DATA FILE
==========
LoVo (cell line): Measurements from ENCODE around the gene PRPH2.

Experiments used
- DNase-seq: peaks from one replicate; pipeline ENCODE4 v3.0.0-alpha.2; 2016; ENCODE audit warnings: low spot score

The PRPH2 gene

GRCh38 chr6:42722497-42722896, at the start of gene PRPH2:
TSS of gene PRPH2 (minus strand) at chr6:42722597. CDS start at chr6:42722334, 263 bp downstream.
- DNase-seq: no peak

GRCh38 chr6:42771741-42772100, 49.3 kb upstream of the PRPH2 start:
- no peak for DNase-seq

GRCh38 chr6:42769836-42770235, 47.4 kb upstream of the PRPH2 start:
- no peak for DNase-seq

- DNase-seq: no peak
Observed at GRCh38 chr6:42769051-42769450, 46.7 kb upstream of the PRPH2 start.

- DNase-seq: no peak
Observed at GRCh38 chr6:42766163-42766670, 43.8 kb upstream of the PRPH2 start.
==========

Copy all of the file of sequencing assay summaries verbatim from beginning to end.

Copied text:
LoVo (cell line): Measurements from ENCODE around the gene PRPH2.

Experiments used
- DNase-seq: peaks from one replicate; pipeline ENCODE4 v3.0.0-alpha.2; 2016; ENCODE audit warnings: low spot score

The PRPH2 gene

GRCh38 chr6:42722497-42722896, at the start of gene PRPH2:
TSS of gene PRPH2 (minus strand) at chr6:42722597. CDS start at chr6:42722334, 263 bp downstream.
- DNase-seq: no peak

GRCh38 chr6:42771741-42772100, 49.3 kb upstream of the PRPH2 start:
- no peak for DNase-seq

GRCh38 chr6:42769836-42770235, 47.4 kb upstream of the PRPH2 start:
- no peak for DNase-seq

- DNase-seq: no peak
Observed at GRCh38 chr6:42769051-42769450, 46.7 kb upstream of the PRPH2 start.

- DNase-seq: no peak
Observed at GRCh38 chr6:42766163-42766670, 43.8 kb upstream of the PRPH2 start.